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Reform Act 1867
The Reform Act 1867 (also known as the Second Reform Act) was a piece of British legislation that greatly increased the number of men who could vote in elections in the UK. In its final form, the Reform Act 1867 enfranchised all male householders and abolished compounding (the practice of paying rates to a landlord as part of rent). However, there was little redistribution of seats; and what there was had been intended to help the Conservative Party.
Following the Great Reform Act of 1832, it was thought prudent to introduce further electoral reform. Lord John Russell attempted this in 1860, but the then Prime Minister Lord Palmerston was against any further electoral reform. When Palmerston died in 1865, however, the floodgates for reform were opened.
Earl Russell resigned when his proposed reforms were rejected and William Gladstone became leader of the Liberal party in 1866. In 1866, Gladstone's Whig government introduced a Reform Bill. It was a cautious measure, which proposed to enfranchise "respectable" working men, excluding unskilled workers and what was known as the "residuum", that is, the feckless and criminal poor. This was ensured by a £7 householder qualification, which had been calculated to require an income of 26 shillings a week. There were also two "fancy franchises", originating from measures of 1854, a £10 lodger qualification for the boroughs and a £50 savings qualification in the counties. Liberals claimed that 'the middle classes, strengthen'd by the best of the artisans would still have the preponderance of power' (Brand).
When it came to the vote, however, this bill split the Whigs: this was partly engineered by Disraeli, who incited those threatened by the Bill to rise up against it. On one side were the reactionary-conservative Whigs, known as the Adullamites. The other side was the pro-reform Whigs. The Adullamites, though, were supported by Tories and the liberal Whigs were supported by radicals and reformists.
The Bill was thus defeated and the Whig government resigned. The Conservatives therefore formed a ministry on June 26, 1866, of which Lord Derby was Prime Minister and Disraeli Chancellor of the Exchequer. They were faced with the challenge of reviving Conservatism: Palmerston, the powerful Whig leader, was dead and the Liberal Party split and defeated. Thanks to Disraeli's manoeuvring, the Conservatives had this one chance to prove that the were a viable party of government. However, there was still a Liberal majority in the Commons.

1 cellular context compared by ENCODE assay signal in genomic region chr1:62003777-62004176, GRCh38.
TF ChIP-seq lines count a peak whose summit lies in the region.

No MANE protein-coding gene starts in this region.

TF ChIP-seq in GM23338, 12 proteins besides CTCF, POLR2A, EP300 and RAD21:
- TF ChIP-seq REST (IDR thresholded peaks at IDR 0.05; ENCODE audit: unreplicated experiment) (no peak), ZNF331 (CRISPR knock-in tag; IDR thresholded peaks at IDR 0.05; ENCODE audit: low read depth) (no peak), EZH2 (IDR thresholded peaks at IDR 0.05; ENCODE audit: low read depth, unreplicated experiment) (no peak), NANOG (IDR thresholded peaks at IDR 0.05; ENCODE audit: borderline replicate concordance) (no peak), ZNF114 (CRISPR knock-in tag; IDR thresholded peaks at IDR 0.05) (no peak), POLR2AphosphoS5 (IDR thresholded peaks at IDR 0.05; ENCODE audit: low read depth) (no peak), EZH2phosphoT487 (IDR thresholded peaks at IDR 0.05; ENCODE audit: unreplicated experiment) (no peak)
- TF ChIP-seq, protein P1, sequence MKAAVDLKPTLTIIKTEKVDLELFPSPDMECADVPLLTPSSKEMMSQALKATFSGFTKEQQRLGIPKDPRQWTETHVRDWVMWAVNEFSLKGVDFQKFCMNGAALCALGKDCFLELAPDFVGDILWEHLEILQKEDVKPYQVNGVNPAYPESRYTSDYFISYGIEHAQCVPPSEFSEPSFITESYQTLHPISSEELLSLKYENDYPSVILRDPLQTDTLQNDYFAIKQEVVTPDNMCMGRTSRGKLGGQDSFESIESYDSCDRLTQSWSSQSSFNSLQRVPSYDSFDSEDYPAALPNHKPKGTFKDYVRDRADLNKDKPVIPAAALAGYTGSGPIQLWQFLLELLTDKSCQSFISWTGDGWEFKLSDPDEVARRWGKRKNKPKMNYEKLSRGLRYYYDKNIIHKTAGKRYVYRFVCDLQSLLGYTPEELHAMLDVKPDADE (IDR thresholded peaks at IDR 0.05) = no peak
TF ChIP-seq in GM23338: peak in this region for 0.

A disaffected branch of the Liberal party called the Adullamites led by Robert Lowe were persuaded to ally with the Conservative party. The Adullamites were anti-reform, as were the Conservatives but the Adullamites were not easy to work with and wanted to have too many of their number in the Cabinet. In response Benjamin Disraeli ended the alliance and started his own bill for parliamentary reform. The Conservative Lord Cranborne resigned in disgust.
Disraeli who had a great rivalry with Gladstone proceeded to accept any amendment to the reform bill as long as it wasn't Gladstone that proposed it. Consequently the bill was more far-reaching than anyone had thought possible or really wanted. The purpose of the bill had been to separate the responsible sober skilled working class from the drunken idle and stupid, considered to form the residuum. Instead it franchised most men who lived in urban areas. Disraeli was able to persuade his party to vote for the bill, on the basis that the newly enfranchised electorate would be grateful and vote Conservative at the next election. The Conservatives lost the election of 1867; but when the newly franchised first voted in 1874, Disraeli won.
Disraeli reasoned that if the working class were enfranchised, they would vote Tory out of sheer gratitude. (This, however, turned out not to be the case: the 1868 General Election was disastrous for the Tories.) Moreover, to succeed at this hurdle of reform at which Gladstone had just fallen would be a tremendous political victory, ensuring that Disraeli would succeed Derby as leader of the Conservative Party. There was yet another significant motive: to destroy the popular campaign for reform, led by the Reform League , Reform Union and the radical Bright. Their actions had culminated in a demonstration in Hyde Park on 23 July, 1866 which had turned to violence.
The climate of the late 1860s, too, was conducive to reform. The increasing "respectability" of large portions of the working class had assuaged middle-class fears, and political views had moved closer to democracy. More people accepted that, eventually, most men should be enfranchised, not as a right but as a well-earned privilege. The question was, therefore, whether the time was right to enfranchise this or that group.